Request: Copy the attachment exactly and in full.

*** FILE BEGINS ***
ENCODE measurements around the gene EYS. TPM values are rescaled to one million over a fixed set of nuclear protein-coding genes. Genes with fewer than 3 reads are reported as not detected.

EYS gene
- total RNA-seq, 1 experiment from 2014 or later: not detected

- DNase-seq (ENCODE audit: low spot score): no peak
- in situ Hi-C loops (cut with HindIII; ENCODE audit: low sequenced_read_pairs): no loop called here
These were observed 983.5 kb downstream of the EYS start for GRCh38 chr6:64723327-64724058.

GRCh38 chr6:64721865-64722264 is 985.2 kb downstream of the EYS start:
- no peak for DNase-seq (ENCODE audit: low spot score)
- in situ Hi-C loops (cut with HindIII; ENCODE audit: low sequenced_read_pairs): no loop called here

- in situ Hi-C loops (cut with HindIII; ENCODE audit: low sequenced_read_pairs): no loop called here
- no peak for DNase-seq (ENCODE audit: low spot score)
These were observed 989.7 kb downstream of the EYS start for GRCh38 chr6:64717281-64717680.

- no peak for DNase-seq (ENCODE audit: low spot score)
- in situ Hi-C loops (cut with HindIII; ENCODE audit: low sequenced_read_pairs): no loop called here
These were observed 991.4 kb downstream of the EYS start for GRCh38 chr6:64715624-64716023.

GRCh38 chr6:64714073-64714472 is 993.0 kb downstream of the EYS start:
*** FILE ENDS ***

ENCODE measurements around the gene EYS. TPM values are rescaled to one million over a fixed set of nuclear protein-coding genes. Genes with fewer than 3 reads are reported as not detected.

EYS gene
- total RNA-seq, 1 experiment from 2014 or later: not detected

- DNase-seq (ENCODE audit: low spot score): no peak
- in situ Hi-C loops (cut with HindIII; ENCODE audit: low sequenced_read_pairs): no loop called here
These were observed 983.5 kb downstream of the EYS start for GRCh38 chr6:64723327-64724058.

GRCh38 chr6:64721865-64722264 is 985.2 kb downstream of the EYS start:
- no peak for DNase-seq (ENCODE audit: low spot score)
- in situ Hi-C loops (cut with HindIII; ENCODE audit: low sequenced_read_pairs): no loop called here

- in situ Hi-C loops (cut with HindIII; ENCODE audit: low sequenced_read_pairs): no loop called here
- no peak for DNase-seq (ENCODE audit: low spot score)
These were observed 989.7 kb downstream of the EYS start for GRCh38 chr6:64717281-64717680.

- no peak for DNase-seq (ENCODE audit: low spot score)
- in situ Hi-C loops (cut with HindIII; ENCODE audit: low sequenced_read_pairs): no loop called here
These were observed 991.4 kb downstream of the EYS start for GRCh38 chr6:64715624-64716023.

GRCh38 chr6:64714073-64714472 is 993.0 kb downstream of the EYS start: